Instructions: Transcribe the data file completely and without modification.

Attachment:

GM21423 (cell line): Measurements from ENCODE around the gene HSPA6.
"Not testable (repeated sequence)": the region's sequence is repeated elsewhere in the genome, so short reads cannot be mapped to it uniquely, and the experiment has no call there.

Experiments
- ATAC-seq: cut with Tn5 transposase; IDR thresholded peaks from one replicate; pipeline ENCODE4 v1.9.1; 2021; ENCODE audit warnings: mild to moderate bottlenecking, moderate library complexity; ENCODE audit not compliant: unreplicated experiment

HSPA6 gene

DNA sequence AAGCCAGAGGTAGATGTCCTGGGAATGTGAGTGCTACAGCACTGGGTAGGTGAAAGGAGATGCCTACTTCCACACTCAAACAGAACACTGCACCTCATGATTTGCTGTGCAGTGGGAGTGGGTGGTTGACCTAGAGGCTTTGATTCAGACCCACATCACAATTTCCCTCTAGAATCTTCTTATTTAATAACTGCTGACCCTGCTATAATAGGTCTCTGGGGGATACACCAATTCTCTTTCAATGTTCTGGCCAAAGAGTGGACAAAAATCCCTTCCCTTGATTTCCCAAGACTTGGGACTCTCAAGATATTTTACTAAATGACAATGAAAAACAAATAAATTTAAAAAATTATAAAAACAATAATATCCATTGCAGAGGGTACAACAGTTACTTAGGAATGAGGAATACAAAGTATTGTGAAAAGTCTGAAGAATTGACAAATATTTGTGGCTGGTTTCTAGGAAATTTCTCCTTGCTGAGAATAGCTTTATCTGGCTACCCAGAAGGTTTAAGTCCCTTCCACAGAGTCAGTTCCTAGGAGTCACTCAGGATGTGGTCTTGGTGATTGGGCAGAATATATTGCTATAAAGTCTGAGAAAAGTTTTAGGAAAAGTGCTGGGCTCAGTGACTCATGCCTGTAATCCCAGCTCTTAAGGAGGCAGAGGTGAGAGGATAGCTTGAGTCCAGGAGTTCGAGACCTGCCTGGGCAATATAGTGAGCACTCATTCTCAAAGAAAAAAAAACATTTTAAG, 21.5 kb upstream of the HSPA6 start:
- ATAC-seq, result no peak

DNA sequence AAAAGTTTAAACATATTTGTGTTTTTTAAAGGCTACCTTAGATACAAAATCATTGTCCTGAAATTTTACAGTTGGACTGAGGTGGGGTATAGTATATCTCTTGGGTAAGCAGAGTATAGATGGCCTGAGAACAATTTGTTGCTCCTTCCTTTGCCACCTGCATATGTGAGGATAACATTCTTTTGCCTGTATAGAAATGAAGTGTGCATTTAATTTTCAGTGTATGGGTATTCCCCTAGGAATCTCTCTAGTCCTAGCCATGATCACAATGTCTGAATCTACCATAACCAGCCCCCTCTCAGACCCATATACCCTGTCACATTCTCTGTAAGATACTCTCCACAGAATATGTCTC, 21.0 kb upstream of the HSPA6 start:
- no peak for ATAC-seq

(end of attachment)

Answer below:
GM21423 (cell line): Measurements from ENCODE around the gene HSPA6.
"Not testable (repeated sequence)": the region's sequence is repeated elsewhere in the genome, so short reads cannot be mapped to it uniquely, and the experiment has no call there.

Experiments
- ATAC-seq: cut with Tn5 transposase; IDR thresholded peaks from one replicate; pipeline ENCODE4 v1.9.1; 2021; ENCODE audit warnings: mild to moderate bottlenecking, moderate library complexity; ENCODE audit not compliant: unreplicated experiment

HSPA6 gene

DNA sequence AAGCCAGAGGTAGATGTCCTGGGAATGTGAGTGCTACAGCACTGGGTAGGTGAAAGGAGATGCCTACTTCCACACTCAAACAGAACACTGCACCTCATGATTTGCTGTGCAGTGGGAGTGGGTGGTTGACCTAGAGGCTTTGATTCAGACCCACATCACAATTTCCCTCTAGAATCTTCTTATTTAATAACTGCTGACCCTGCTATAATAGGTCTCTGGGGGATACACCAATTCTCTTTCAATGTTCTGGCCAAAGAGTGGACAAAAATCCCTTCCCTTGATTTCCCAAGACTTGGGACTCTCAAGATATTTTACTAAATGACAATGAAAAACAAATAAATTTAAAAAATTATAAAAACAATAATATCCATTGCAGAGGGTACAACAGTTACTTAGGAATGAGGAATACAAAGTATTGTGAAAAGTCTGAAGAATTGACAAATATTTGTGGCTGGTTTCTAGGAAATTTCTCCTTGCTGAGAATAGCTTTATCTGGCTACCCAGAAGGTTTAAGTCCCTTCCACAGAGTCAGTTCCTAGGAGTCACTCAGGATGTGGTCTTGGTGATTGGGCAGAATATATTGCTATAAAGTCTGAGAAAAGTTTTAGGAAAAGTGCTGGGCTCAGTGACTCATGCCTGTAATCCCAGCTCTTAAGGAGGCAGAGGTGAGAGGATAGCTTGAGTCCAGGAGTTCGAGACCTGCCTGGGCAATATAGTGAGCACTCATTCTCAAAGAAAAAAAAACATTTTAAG, 21.5 kb upstream of the HSPA6 start:
- ATAC-seq, result no peak

DNA sequence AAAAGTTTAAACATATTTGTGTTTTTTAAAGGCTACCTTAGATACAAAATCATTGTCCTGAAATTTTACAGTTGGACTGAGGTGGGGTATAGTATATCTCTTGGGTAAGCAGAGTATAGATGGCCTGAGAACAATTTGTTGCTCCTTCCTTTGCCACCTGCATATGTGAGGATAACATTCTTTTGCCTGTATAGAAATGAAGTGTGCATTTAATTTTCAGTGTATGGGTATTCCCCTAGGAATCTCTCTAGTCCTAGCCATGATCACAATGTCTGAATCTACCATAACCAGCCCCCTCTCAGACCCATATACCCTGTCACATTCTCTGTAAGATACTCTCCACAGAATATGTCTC, 21.0 kb upstream of the HSPA6 start:
- no peak for ATAC-seq